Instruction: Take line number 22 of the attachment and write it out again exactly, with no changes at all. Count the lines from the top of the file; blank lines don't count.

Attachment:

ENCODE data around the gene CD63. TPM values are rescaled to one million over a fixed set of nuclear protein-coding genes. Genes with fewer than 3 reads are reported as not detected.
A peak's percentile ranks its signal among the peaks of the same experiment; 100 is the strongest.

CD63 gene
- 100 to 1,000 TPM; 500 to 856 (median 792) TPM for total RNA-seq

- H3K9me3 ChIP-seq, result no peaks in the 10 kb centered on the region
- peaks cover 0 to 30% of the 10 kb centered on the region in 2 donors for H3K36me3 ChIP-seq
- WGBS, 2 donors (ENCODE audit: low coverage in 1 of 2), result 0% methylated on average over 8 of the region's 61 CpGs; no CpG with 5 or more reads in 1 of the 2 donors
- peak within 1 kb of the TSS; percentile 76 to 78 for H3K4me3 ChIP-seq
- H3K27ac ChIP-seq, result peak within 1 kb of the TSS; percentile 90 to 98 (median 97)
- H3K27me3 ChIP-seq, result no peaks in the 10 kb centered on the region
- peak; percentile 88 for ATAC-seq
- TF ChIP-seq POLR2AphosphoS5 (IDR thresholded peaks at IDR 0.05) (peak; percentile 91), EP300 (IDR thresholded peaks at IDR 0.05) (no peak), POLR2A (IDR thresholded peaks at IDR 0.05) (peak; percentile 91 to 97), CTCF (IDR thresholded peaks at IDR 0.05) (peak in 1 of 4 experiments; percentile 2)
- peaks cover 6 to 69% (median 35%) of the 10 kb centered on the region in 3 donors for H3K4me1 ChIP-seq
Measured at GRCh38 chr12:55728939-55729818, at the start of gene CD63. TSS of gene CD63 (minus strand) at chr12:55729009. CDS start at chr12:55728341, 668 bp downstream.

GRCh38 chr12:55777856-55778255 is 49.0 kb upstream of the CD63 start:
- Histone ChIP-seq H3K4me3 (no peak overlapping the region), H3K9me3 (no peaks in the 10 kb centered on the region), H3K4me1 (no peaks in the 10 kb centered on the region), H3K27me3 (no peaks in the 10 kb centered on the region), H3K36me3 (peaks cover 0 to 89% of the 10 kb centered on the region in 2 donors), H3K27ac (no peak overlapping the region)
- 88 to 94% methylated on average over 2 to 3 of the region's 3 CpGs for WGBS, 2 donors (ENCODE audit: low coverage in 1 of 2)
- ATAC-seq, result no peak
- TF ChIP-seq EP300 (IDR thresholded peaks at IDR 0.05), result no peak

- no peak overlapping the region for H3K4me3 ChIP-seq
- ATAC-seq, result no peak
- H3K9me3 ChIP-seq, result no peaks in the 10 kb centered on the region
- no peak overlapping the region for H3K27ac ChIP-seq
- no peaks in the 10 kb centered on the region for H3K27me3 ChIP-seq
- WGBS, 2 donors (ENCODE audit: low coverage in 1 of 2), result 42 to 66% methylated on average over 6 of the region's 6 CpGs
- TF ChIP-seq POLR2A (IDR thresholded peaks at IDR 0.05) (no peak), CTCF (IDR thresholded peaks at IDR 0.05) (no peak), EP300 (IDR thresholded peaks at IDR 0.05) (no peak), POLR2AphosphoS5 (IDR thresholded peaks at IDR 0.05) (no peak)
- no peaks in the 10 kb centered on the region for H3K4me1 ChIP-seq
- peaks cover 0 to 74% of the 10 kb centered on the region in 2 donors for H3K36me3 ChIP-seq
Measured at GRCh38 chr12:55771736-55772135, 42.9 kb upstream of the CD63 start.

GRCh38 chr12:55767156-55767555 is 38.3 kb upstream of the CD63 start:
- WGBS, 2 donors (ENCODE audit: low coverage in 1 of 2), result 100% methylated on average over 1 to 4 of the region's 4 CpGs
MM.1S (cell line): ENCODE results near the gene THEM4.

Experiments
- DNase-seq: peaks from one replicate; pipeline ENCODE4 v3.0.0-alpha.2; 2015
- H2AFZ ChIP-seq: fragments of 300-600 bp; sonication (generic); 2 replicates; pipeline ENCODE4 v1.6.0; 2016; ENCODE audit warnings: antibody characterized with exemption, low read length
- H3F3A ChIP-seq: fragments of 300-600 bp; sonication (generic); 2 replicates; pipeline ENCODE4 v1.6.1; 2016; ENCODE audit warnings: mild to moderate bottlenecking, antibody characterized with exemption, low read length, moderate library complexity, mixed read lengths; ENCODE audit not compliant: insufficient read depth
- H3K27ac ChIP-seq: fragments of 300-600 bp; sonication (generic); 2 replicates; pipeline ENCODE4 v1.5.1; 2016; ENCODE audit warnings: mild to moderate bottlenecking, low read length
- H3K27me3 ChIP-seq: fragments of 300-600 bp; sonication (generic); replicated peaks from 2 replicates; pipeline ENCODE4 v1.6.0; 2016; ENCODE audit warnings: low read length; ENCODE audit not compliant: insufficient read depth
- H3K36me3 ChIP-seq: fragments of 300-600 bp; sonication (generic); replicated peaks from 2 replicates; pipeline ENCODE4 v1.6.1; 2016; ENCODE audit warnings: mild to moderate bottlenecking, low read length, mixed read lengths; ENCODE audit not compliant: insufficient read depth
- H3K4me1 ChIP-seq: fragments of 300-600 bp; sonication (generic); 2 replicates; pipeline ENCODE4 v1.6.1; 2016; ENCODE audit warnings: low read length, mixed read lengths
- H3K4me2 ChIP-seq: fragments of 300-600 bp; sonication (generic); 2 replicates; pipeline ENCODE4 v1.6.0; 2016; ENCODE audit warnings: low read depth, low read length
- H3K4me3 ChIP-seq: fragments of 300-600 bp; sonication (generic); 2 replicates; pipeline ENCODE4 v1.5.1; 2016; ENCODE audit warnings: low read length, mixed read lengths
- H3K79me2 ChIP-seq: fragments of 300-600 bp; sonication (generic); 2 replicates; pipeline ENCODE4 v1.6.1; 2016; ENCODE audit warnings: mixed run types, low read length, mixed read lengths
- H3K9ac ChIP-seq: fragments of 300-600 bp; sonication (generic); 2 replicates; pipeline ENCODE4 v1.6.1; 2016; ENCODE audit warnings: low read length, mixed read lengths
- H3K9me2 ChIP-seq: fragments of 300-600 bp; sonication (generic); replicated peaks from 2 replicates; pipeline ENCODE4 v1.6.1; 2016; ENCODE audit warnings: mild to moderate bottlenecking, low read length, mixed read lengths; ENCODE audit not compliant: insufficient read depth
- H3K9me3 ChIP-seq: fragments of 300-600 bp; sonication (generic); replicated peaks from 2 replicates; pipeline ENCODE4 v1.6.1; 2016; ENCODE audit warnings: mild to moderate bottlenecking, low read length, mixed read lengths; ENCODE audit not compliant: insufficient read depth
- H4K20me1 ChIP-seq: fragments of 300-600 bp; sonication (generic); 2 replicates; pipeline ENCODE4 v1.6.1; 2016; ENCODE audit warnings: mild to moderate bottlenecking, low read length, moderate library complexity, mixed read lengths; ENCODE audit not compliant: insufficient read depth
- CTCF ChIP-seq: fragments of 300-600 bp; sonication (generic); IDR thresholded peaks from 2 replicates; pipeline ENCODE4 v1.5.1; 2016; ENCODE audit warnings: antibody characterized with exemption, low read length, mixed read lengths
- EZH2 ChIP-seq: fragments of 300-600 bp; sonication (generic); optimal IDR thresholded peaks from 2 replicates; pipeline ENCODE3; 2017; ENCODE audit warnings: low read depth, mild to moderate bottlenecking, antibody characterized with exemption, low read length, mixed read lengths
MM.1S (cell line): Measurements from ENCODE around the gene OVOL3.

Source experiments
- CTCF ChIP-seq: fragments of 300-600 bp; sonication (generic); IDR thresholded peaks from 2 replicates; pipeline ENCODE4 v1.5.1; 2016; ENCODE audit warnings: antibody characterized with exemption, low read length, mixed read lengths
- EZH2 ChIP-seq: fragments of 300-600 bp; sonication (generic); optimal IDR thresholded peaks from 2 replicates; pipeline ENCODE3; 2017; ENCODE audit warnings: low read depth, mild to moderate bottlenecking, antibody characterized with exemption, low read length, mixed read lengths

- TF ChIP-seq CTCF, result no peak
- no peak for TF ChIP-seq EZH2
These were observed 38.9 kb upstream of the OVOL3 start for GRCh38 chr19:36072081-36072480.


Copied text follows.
- H3K9me3 ChIP-seq, result no peaks in the 10 kb centered on the region